1. Understand the power of emptying the toxins and impurities that hold you back. If you allow the negative or impurities such as anxiety, envy anger, bitterness or pride to grab hold of your mind, those attitudes will lead you to make negative decisions that will affect your life in negative ways. If you choose to develop and maintain positive attitudes you will see positive results. Positive health physically and spiritually. Even in a fallen world you can be able to overcome those obstacles. Ask God to help you each day to deal with impurities and to overcome them. It’s not easy but if you practice it daily you surely will be like an eagle.
2. Respond rather than react to the changes that come our way each moment of time. Change will sometimes surprise you; if the change is negative you may be in a crisis mood. Whatever happens avoids reacting negatively. Bear in mind, you cannot control situations and people but you can control how you react and respond to them.
3. Be accountable to your life. You’re not a victim, don’t blame others for what happened. Avoid self-pity and excuses. Regardless of what happened in the past, you have the power to change now for the future. Focus on God’s promises to give you the strength.
4. Examine your soul; identify specific types of attitude such as pride, fear, anger, sadness, jealousy, doubt, resentment, bitterness and low self-esteem. Confess negative attitude and repent and ask God to transform you.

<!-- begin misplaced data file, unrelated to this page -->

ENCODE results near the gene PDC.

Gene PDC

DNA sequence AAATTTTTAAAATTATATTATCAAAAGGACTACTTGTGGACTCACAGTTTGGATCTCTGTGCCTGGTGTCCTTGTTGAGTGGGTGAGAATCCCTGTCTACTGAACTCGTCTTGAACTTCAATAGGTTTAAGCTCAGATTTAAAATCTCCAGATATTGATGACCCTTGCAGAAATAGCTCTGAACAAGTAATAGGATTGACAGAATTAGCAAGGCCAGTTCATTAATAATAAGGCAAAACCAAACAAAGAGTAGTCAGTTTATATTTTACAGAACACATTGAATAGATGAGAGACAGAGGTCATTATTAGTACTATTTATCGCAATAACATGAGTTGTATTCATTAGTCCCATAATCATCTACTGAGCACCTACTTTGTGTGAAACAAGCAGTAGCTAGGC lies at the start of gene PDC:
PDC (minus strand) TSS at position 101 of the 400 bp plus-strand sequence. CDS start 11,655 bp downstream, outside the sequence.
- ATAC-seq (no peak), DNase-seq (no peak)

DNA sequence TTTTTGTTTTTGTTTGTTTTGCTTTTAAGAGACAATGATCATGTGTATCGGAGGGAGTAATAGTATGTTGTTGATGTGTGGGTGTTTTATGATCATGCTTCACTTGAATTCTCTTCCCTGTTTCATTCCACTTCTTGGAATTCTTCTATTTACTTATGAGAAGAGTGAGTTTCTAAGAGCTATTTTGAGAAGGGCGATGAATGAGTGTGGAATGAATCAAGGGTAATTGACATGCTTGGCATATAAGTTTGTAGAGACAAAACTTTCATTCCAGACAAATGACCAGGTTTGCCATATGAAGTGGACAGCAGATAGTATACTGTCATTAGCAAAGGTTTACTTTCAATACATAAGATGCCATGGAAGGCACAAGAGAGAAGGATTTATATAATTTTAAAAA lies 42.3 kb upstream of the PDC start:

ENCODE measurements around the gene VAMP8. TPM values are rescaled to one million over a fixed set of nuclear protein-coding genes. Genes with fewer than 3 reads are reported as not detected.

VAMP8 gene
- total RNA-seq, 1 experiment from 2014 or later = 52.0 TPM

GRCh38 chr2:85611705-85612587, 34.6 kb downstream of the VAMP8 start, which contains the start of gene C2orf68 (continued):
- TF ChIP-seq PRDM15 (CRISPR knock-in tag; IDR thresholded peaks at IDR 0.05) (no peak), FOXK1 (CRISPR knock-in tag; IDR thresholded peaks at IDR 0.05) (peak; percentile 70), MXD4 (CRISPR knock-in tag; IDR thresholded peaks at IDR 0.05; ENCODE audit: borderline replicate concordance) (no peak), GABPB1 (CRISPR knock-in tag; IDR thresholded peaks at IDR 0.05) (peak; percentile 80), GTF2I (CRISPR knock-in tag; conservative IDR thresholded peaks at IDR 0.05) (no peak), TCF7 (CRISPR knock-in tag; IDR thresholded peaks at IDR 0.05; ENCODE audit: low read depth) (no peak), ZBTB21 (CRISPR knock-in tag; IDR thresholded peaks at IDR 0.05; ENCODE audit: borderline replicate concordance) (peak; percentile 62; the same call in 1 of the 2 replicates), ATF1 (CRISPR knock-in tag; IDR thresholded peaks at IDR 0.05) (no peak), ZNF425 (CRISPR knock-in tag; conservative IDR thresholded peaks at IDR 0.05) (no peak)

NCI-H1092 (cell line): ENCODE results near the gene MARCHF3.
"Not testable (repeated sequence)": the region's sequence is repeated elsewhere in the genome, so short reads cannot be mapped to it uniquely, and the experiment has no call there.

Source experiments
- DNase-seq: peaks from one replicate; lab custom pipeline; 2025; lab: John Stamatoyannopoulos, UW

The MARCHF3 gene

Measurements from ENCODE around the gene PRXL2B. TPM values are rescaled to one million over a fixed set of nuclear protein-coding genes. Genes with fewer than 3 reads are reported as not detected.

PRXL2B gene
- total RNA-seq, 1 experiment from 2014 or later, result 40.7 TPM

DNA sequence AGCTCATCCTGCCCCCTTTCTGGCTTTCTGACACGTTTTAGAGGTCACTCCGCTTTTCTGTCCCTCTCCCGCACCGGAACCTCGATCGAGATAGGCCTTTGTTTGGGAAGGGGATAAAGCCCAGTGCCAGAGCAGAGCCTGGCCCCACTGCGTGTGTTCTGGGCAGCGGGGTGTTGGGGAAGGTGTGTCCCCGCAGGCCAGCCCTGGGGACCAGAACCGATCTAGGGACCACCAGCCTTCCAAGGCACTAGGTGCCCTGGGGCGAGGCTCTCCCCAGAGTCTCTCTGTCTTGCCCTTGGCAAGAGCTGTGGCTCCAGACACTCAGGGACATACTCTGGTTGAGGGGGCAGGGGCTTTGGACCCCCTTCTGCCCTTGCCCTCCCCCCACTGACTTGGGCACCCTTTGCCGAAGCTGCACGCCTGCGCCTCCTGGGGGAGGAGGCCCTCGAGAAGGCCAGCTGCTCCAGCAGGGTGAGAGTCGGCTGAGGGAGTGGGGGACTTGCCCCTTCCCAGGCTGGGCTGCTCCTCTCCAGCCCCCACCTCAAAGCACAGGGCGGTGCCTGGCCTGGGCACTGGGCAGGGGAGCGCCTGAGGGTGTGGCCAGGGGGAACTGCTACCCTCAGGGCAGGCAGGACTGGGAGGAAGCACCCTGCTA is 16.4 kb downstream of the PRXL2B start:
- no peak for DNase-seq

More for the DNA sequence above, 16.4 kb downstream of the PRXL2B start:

5. Forgive yourself and others – accept God’s forgiveness for our sins and being faithful to God. Forgive others who sinned against you, doing so releases you. Flush out/empty negative attitude and make room for positive ones to fill you.
6. Learn to receive and give love. There more you receive and the more you give the more positive your life is. Pray for the Holy Spirit to manifest more love.
7. Take charge of your thoughts. Replace negative thoughts with positives ones. The mind is the battle field and transform from the inside out.
8. The choices we make each day affect the way we come out in the end. Choices are big, small, significant and less significant but they all affect us. From food we eat to the way we relate to those around us. We must choose properly. Wisdom to choose properly and wisely comes from God’s Word.
• The author is an inmate at the Bomana Prison and chairman of the peace and reconciliation committee comprising senior prison staff and prisoners.